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Helping patients attain optimal wellness requires allies

Blog
Article

Primary care physicians and their patients know broad rules for good health, but those can be overwhelming without personal assistance to integrate the principles into daily life.

diet exercise concept: © freebird7977 - stock.adobe.com

© freebird7977 - stock.adobe.com

As a functional health coach, I often work with clients who have been advised by their primary care doctors to make lifestyle changes for better health. They’ve been told to eat better, get more exercise, avoid junk food, drink more water and not skimp on sleep.

But this type of broad, overarching guidance often leaves many people feeling overwhelmed. They come to me confused. They do not have a sense of how they specifically need to make changes to diet, lifestyle or exercise routines to yield the best results. Do they follow a Mediterranean, paleo or keto diet? Should they do weight-bearing exercises, increase their cardio, or take up yoga? Do they need to start adding supplements to their routine?

If primary care doctors had more time, I fully believe they could work with their patients to develop specific plans, check in more regularly on progressand make adjustments if the changes aren’t working. But given the time crunch so many primary care doctors face, I see an opportunity for doctors to seek out allies – such as wellness coaches or functional health practitioners – or encourage their patients to seek out complementary health practitioners who can help implement physician-instigated care plans.

© DFitLife

Daniella Dayoub Forrest, FDN-P
© DFitLife

For instance, as a functional health coach, I work with clients to break down their doctor-prescribed treatment plan into actionable steps. Together, we work on a personalized approach that focuses on four aspects of health that must work together for optimal wellness. They are as follows:

Nourish: The foods you eat are more than a diet with a label. They must provide maximum nutrient density as well as support your goals or address your diagnoses or conditions.

Move: Your movement must be consistent and intentional, whether achieved through activities of daily living or a specific exercise regimen.

Explore: Proper follow-up testing or additional evaluations can help inform your decisions and ensure that the changes you make target the health outcomes you seek.

Enhance: Your supplements, whether doctor-recommended or self-selected, should be organized and better understood. Why are you taking them? Have you properly assessed the benefits?

Let’s talk about food. Establishing a new dietary regimen can be daunting. In my work, I teach clients about understanding food swaps, keeping a food log, trying new recipes and following helpful websites. I even coach them when their emotions run high. Since food is a personal and spiritual element of our lives, it’s beneficial to have a guide holding your hand when you need to make necessary adjustments.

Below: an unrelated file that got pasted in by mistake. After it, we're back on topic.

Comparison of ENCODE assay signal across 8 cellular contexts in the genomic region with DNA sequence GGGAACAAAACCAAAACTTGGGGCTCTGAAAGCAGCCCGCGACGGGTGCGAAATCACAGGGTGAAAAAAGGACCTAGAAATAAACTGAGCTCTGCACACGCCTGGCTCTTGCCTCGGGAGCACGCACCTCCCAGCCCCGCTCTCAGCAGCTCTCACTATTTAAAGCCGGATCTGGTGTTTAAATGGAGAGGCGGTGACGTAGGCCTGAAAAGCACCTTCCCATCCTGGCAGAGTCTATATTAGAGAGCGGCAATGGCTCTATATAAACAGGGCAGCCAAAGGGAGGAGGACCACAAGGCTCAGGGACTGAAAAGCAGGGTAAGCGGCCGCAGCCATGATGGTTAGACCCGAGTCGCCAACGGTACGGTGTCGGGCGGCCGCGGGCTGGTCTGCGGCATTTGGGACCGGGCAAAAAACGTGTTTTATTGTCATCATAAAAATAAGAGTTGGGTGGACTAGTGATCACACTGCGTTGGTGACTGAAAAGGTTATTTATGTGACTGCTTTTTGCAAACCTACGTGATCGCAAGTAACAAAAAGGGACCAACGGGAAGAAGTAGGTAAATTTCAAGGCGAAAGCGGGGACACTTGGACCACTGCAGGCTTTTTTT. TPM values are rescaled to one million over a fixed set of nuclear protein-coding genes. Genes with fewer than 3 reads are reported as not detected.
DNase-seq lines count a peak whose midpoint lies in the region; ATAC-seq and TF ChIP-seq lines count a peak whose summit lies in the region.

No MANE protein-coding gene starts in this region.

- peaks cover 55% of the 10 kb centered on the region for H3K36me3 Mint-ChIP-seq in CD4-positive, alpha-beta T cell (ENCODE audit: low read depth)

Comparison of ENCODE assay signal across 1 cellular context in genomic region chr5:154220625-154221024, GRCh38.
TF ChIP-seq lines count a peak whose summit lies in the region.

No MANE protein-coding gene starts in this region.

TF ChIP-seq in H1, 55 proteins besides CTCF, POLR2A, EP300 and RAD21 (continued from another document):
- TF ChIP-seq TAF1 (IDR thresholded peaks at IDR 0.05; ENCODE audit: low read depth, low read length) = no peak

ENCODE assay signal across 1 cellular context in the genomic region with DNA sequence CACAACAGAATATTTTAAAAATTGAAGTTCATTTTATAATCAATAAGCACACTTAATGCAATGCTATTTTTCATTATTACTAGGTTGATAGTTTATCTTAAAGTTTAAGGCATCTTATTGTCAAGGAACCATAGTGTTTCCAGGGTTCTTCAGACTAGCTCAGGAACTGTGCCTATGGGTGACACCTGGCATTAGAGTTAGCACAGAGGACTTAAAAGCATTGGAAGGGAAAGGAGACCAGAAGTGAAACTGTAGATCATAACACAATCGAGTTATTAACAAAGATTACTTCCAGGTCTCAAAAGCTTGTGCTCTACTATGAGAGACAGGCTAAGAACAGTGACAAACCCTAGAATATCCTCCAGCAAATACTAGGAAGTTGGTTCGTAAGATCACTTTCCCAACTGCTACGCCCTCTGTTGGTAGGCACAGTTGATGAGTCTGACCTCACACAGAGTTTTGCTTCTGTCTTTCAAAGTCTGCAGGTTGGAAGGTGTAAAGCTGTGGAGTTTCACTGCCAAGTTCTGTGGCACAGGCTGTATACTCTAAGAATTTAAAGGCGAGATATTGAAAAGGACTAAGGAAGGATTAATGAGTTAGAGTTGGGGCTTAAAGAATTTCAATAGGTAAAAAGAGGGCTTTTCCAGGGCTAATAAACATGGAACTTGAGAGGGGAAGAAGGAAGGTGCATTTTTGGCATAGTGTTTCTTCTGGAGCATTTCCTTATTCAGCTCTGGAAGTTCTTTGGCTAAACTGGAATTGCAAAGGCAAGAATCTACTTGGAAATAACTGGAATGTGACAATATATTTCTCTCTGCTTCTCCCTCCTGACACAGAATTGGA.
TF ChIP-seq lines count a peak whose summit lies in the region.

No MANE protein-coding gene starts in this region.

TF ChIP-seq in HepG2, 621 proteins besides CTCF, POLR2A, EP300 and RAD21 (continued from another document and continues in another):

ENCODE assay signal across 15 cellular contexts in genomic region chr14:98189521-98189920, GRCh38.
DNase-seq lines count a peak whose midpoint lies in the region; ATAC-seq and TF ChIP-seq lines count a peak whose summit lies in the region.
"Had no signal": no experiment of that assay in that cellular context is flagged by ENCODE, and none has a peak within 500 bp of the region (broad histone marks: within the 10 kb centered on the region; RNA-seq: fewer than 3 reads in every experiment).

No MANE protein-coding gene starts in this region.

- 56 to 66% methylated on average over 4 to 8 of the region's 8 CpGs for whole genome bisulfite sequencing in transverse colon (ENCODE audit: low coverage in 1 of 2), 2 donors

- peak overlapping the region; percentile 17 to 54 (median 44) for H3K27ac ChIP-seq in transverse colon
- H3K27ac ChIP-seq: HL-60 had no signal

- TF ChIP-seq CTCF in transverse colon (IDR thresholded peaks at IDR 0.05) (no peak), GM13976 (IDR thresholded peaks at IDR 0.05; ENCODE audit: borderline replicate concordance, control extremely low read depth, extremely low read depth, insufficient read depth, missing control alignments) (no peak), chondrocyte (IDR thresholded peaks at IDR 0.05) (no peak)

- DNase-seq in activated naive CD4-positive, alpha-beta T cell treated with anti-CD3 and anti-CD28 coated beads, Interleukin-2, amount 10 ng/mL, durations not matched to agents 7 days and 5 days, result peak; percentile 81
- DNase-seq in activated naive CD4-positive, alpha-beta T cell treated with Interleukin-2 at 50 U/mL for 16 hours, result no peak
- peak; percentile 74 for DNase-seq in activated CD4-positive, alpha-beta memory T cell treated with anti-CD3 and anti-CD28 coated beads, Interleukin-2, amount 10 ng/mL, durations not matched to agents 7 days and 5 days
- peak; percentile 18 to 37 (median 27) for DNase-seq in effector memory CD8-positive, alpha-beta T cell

Next is movement. Most physicians recognize that consistent and effective movement practice is critical to long-term health and wellness. However, when physicians tell patients they need to exercise more or differently, a personal trainer or health coach can take the cue from the physician and use it to build an exercise plan that is progressive and appropriate for that individual. This is especially important when the patient or client is new to exercise. Moving with good form and function is necessary for their success.

Are patients always good about follow-up testing? In my experience, many of my clients embrace their physician-directed care plan but are often overdue for all manner of testing. I find myself reminding them about their annual physical exam and blood work, mammograms, colonoscopies and other routine examinations. Meanwhile, others are intrigued about exploring different assessments, such as hormone or gut testing. Once we have the test results, I encourage my clients never to go off what test numbers say alone. Those results must also correlate with their symptomology before we take actionable steps to address them. In addition, I encourage my clients to speak with their doctor about all the results we obtain.

The last piece of the puzzle is supplementation. In a wellness plan, supplements are the icing on the cake. If a client is already on specific supplements, I go through each to evaluate whether they are still warranted, whether there are redundancies or whether there are contraindications. I have been surprised and even saddened by some of the pills and potions I find my clients taking. It is essential to explain to them that nutritional supplementation is not benign and that taking the wrong thing or in the wrong way can do more harm than good. Once we have audited their supplements, we re-evaluate them every few months to ensure the tinctures are evolving along with their health.

A functional health practitioner can be a strong ally of the primary care physician. Together, we can map out a road to health that is unique to each and every patient. The client or patient will feel that they have a whole team on their side. This synergy and effectiveness will lead to phenomenal outcomes.

Daniella Dayoub Forrest is a functional diagnostic nutrition practitioner, a whole health educator, a certified personal trainer, a specialist in corrective and performance exercises, and the CEO of DFitLife. She is the author of Own Your Wellness: Giving You the Tools to Break Through Your Health Plateaus, and has coached clients to break through their health plateaus for more than 20 years.

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